Kaunas, also called the temporary capital city of Lithuania, was chosen as the

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The new Coworking Library is now online

The new Coworking Library is now online

By Johanna Voll

 

In January 2019 the Coworking Library announced a major update: You can now search the open interdisciplinary database by discipline, publication year, language, document type and/or keyword. It's a free resource that features all research that is related to coworking, including papers, books, chapters in books, conference papers, research projects (Phd, MA or above), market reports and other studies in one place.

The non-profit project is initiated by the German Coworking Federation e.V., Deskmag and included.co. RGCS and the Coworking Library have been in close contact while developing the website. In addition, many international researchers, students of the European University Viadrina and countless friends from the coworking movement have contributed to this journey. Researchers can now not only use the library as a database, but also add their own research directly.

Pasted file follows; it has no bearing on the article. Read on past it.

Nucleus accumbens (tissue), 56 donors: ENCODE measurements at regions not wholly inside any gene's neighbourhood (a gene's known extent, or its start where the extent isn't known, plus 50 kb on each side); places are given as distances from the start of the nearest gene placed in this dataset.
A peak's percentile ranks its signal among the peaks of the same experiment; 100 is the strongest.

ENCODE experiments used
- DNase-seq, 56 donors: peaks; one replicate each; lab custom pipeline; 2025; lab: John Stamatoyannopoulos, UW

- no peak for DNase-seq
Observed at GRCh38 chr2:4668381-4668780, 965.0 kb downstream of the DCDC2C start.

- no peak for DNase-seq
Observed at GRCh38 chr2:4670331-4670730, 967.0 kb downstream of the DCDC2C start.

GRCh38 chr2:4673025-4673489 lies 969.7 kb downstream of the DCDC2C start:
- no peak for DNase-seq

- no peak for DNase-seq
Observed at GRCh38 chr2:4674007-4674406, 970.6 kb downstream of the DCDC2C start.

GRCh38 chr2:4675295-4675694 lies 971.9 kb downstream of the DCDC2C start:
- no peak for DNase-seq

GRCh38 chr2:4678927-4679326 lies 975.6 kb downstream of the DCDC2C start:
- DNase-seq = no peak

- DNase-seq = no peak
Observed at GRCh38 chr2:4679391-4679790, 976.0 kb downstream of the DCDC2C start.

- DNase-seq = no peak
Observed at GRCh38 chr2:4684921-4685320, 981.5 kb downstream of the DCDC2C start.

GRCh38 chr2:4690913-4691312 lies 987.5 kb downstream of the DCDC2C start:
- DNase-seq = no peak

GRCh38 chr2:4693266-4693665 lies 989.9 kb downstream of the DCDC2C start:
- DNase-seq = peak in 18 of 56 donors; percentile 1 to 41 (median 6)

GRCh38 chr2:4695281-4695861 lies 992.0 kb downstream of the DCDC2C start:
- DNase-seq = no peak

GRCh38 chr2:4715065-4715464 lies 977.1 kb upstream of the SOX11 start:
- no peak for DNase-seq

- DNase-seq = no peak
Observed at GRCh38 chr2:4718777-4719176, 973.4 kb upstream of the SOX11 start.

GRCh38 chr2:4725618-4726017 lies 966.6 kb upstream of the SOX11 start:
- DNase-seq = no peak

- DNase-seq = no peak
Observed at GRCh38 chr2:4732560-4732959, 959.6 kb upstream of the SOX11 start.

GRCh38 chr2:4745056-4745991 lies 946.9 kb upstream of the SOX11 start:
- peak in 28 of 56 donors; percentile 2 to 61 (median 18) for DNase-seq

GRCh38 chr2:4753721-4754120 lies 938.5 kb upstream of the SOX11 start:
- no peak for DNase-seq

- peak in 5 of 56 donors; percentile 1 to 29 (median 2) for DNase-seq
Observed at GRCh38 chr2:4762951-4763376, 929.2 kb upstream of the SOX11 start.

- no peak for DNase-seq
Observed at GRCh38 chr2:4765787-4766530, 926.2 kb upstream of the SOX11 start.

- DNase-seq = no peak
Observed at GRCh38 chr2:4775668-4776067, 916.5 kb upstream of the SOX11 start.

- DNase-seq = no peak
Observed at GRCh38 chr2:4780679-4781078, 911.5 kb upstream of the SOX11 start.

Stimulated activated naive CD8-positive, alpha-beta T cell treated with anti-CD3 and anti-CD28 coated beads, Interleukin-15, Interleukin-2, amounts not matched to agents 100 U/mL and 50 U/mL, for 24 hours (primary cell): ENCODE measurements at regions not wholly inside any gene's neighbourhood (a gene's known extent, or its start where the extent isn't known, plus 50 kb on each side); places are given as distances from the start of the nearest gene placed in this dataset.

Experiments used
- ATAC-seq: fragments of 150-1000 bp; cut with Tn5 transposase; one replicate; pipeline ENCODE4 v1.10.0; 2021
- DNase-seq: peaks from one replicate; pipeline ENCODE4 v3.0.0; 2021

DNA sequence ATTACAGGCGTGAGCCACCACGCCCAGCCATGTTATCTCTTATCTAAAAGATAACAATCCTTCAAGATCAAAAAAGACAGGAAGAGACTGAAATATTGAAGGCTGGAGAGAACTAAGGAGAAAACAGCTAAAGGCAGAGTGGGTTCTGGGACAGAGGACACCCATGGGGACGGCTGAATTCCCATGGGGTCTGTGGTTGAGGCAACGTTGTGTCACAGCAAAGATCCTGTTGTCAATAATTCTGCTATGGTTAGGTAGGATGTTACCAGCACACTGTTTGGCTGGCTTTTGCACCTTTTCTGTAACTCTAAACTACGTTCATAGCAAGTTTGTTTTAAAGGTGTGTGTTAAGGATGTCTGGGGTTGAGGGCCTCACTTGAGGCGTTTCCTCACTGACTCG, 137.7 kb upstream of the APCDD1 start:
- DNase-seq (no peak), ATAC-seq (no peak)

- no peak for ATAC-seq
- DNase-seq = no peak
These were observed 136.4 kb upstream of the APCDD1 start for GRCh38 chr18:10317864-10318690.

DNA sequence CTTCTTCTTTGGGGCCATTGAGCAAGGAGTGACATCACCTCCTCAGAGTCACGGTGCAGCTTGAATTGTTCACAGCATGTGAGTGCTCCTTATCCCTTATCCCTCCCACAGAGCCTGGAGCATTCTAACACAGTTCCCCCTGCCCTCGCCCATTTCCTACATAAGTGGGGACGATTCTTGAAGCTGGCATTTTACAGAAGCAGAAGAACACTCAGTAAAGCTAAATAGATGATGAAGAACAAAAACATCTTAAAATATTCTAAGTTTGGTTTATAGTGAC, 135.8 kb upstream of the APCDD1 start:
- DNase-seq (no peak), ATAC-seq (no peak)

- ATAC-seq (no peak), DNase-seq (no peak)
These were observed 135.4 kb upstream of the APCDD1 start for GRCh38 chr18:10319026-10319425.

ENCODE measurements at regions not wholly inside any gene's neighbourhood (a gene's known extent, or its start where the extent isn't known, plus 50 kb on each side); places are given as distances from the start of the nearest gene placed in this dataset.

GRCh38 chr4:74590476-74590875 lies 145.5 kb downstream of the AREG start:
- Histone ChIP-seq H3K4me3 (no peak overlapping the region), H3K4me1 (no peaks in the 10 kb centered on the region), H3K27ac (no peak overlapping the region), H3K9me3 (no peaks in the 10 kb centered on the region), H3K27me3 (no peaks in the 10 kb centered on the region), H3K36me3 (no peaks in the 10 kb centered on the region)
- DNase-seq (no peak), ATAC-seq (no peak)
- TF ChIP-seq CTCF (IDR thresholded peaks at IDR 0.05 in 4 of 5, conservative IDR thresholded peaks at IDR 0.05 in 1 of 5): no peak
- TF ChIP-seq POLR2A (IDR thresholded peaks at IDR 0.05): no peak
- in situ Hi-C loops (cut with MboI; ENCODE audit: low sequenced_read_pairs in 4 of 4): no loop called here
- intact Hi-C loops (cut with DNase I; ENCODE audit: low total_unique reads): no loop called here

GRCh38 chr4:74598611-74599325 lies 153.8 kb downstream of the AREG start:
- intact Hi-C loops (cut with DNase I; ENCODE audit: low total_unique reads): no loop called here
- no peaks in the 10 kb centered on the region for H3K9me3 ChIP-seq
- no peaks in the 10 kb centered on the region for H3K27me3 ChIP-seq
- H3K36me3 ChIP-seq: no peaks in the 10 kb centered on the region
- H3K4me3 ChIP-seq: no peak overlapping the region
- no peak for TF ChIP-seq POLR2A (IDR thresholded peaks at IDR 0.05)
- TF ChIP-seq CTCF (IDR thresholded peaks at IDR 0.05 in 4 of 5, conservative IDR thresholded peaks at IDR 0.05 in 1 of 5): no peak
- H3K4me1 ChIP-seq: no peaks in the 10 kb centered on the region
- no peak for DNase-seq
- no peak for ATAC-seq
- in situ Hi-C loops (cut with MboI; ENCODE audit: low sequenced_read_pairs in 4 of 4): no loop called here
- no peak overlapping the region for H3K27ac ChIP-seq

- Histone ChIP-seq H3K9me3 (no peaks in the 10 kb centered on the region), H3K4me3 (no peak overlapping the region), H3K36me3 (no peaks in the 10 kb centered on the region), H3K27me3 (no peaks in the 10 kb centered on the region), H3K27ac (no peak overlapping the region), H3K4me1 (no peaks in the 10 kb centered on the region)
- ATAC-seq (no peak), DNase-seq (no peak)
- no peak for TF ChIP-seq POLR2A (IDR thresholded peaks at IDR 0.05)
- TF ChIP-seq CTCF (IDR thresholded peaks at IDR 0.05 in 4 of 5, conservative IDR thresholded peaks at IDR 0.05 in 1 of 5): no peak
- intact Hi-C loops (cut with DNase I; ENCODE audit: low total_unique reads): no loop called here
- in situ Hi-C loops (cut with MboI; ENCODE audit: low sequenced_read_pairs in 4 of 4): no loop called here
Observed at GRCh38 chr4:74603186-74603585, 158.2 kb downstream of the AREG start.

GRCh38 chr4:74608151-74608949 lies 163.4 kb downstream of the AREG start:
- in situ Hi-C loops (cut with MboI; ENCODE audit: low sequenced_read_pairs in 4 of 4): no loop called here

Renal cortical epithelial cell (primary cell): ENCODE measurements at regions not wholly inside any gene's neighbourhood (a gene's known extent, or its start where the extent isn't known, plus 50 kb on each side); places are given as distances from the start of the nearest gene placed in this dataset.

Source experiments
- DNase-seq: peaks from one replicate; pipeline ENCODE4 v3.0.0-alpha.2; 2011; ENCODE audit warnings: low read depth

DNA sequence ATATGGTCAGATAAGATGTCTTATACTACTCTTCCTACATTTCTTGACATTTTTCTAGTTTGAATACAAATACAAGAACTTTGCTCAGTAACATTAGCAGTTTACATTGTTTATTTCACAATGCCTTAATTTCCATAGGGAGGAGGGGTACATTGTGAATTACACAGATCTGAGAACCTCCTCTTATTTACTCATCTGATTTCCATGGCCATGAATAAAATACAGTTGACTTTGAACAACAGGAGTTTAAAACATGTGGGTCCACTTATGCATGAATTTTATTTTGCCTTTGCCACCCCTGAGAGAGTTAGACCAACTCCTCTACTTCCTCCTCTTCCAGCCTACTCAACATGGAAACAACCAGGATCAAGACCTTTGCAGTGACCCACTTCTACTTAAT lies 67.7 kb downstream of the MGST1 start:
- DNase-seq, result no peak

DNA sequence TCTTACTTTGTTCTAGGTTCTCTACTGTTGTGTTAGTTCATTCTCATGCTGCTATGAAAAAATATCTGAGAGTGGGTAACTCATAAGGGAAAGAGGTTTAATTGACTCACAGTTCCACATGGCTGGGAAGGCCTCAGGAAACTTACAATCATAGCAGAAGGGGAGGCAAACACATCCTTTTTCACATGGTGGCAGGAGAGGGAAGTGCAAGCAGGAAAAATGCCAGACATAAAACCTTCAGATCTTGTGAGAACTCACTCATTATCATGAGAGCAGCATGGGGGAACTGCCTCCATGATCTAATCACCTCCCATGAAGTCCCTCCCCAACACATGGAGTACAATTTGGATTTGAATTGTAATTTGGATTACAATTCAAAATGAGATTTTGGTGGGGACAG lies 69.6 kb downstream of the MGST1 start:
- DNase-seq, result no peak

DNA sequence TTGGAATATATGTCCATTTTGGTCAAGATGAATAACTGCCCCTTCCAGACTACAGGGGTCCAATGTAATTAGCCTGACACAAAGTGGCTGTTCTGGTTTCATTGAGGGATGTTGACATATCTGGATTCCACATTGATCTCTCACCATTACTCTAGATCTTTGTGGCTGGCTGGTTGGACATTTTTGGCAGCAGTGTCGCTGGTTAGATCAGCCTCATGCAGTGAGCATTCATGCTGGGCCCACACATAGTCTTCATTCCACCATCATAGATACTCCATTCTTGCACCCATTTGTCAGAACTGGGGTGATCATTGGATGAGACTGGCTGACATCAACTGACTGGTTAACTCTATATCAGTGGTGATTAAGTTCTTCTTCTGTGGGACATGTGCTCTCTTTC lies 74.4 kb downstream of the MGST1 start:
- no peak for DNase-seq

coworkinglibrary.com

 

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What will work look like in 2030?

What will work look like in 2030?

By François-Xavier de Vaujany, Université Paris Dauphine – PSL; Amélie Bohas, Aix-Marseille Université ; Aurélie Leclercq-Vandelannoitte, IESEG School of Management; Julie Fabbri, EM Lyon et Sabine Carton, Université Grenoble Alpes

Work is changing and so is society as a whole. Debates on its future have been particularly animated over the past three years, (re)launched by discussions on digital technologies, self-employment, individuals with multiple careers (slashers), universal income, or questions of new forms of management, solidarity and governance.